Dennis Lee Xiong – Coaching

PROTECT YOUR DREAMS: Don’t let negative talks bring you down I couldn’t help but sit here today and reflect on my journey that I’ve been to and where my life is at today. Being a coach at this level is never an easy task, and sometimes you have to take the stress that comes with it. But I wouldn’t have it any other way. This is what I do and what I love to do. But if I were to tell you three years ago that I would be in this position today, I be lying to you. It has not been easy though and will only get tougher as I continue to climb higher in this profession. Aside from my own inner motivations, there has been countless of things I have heard before that has created a strong inner drive within myself to prove the naysayers wrong. I have heard it ALL BEFORE:

You’re not good enough.

It’s a waste of your time.

Asians can’t coach football.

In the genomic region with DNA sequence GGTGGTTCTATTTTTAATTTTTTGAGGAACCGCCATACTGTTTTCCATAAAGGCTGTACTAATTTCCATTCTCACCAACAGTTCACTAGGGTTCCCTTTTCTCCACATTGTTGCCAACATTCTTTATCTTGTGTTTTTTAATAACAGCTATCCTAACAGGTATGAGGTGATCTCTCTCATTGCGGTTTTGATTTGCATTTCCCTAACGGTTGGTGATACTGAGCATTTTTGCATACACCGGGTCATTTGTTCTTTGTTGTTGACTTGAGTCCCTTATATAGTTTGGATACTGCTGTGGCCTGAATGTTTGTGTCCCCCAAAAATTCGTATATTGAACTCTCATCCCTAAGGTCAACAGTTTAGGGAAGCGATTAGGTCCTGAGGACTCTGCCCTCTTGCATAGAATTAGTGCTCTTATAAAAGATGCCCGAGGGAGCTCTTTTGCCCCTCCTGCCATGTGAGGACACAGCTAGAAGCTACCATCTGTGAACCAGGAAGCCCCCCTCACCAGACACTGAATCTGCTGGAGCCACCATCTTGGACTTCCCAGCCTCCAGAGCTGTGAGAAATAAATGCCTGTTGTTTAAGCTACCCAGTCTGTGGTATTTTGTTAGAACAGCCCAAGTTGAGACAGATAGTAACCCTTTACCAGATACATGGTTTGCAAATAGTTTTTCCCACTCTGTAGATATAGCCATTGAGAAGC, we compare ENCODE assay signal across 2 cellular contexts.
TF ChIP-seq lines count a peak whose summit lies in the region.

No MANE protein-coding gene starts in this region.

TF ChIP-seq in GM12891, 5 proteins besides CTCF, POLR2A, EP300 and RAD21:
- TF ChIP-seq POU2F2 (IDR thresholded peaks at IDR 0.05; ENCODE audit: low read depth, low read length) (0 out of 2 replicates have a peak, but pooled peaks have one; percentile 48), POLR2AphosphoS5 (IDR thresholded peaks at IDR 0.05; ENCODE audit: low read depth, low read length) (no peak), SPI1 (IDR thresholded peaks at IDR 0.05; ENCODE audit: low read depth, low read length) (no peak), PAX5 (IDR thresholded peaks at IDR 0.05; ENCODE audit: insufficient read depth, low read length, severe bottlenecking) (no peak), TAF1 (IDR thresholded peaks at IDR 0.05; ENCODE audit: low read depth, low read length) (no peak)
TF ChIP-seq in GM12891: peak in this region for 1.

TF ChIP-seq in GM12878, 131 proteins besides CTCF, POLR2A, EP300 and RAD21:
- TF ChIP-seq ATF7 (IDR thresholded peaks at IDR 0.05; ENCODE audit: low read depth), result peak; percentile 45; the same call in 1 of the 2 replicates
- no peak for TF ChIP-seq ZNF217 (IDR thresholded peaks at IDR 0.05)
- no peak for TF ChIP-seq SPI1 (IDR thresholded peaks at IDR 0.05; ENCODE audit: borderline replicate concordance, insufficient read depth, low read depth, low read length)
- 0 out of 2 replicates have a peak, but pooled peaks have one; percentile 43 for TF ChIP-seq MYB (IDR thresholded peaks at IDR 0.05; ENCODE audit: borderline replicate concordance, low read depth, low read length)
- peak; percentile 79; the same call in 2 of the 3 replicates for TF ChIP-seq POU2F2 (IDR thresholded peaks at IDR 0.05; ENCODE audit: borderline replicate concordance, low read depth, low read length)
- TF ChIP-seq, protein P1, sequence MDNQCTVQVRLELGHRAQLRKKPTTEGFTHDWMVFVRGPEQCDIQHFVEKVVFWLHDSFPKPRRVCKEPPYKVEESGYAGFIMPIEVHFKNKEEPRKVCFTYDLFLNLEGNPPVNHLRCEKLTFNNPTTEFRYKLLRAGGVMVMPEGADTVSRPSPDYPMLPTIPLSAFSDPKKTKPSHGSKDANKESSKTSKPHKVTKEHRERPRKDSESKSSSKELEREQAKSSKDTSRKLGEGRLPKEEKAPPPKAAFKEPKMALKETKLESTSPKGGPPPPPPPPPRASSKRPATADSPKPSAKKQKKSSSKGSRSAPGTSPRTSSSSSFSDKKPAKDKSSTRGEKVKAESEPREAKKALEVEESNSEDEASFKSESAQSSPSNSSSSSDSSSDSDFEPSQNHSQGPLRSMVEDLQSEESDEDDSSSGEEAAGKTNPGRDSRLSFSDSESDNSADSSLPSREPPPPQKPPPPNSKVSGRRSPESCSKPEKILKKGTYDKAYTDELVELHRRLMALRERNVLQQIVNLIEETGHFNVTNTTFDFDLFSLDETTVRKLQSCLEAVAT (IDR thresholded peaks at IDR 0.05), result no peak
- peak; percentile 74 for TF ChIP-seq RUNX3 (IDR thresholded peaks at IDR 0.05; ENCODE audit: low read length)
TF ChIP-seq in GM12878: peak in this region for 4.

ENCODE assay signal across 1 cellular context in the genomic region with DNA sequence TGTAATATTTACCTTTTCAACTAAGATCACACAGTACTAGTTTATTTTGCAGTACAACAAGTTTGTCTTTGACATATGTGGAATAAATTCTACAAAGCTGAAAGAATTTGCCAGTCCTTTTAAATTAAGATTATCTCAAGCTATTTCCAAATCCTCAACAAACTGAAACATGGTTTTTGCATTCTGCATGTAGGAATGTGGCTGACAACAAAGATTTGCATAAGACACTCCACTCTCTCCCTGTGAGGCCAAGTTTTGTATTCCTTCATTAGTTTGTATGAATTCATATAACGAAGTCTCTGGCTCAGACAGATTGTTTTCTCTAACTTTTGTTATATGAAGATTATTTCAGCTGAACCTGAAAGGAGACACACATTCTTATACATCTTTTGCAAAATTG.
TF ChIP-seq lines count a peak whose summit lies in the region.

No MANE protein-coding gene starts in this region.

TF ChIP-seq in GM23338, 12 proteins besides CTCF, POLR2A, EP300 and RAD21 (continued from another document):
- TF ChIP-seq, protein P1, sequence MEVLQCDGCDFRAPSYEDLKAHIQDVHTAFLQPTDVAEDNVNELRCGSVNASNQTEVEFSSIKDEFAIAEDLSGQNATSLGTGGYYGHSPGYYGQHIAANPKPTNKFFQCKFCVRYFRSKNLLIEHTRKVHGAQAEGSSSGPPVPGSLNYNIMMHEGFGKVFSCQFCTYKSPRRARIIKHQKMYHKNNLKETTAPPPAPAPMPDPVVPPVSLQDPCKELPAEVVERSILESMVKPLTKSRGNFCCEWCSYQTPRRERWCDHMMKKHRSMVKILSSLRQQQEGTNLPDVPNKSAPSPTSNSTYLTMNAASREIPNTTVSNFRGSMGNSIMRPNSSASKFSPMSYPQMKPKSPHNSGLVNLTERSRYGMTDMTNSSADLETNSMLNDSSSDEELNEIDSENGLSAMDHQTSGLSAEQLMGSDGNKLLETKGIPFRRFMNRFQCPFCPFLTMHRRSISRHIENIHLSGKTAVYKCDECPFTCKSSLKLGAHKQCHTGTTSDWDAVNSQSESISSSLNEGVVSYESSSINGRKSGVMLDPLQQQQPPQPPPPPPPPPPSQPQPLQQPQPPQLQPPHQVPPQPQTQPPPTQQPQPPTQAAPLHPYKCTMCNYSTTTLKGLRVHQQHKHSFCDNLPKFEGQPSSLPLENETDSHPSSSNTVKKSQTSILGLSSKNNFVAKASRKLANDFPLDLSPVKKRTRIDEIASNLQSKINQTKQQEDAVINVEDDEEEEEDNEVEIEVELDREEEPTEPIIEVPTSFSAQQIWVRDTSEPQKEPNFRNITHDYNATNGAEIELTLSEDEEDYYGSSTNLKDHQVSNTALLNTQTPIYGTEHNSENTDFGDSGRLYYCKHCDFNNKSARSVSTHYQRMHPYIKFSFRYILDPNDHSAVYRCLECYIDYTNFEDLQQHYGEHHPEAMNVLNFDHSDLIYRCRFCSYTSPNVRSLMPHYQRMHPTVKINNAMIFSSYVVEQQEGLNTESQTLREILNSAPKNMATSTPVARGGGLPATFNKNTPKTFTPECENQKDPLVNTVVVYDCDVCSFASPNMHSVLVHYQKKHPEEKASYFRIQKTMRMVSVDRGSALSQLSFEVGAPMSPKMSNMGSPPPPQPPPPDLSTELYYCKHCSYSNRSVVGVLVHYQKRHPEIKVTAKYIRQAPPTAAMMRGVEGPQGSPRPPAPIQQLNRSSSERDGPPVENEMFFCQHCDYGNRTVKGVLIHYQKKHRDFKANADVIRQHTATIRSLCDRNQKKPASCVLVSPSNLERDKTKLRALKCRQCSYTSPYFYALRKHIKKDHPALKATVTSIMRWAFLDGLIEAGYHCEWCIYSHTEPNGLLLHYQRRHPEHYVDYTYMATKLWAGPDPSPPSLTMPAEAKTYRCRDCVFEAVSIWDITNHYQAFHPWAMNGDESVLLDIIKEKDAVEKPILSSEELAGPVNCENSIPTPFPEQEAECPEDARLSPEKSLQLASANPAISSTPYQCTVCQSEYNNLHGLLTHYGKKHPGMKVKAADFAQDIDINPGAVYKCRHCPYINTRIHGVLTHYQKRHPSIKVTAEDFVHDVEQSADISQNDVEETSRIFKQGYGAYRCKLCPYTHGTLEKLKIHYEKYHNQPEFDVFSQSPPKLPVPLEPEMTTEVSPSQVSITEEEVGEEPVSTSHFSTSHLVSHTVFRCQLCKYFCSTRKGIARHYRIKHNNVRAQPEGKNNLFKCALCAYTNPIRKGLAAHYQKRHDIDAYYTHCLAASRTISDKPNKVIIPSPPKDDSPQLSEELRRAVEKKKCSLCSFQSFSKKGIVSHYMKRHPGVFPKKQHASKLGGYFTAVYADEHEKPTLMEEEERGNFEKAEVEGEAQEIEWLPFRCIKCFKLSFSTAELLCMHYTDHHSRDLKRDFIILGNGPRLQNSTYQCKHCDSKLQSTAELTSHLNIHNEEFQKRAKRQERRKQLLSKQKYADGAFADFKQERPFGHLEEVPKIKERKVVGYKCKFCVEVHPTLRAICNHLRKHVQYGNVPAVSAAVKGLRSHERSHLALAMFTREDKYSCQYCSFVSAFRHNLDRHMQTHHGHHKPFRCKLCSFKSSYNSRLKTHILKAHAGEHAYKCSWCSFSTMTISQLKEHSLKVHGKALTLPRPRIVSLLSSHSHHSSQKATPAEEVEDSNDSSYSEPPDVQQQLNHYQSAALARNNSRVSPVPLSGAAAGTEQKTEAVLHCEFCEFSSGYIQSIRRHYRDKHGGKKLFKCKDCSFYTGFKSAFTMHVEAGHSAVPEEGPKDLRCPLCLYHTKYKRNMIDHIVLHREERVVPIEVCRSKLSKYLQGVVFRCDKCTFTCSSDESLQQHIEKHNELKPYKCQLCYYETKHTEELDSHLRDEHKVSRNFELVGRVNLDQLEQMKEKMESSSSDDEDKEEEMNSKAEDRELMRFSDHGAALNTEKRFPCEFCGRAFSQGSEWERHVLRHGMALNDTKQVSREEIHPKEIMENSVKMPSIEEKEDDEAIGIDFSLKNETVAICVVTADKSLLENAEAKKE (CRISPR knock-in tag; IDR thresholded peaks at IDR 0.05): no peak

It’s too hard to do.

Nobody will hire a Hmong guy.

The list goes on and on. It is easy to give in to negative talks and allow it to bring you down. It’s easy to believe naysayers who will say what you can and can’t do. Sometimes the biggest dreams we have in life go unprotected because we our influence by the negative things that people will say towards it. Chris Gardner once said “If you have a dream, you’ve got to protect it”. I truly believe in this quote and believe how important it is that our generation continues to dream high but most importantly, protect your dreams at all cost. I was once a young Hmong kid from Saint Paul, MN, who had no connections to being given an opportunity to coach college football. Through persistence and a strong desire to protect my dreams, it has allowed me to be standing where I am at today. For the younger generation and now, dream high. Be bold, be fearless and NEVER GIVE UP.

Dennis Lee Xiong is currently an NCAA Division 1 assistant coach for Abilene Christian University Wildcats Football Team in Texas.

Seng Alex Vang

Seng Alex Vang is a lecturer in the Merritt Writing Program at the University of California, Merced. He is also a lecturer in the Department of Anthropology, Geography & Ethnic studies at California State University, Stanislaus where he teaches courses in Asian American studies.

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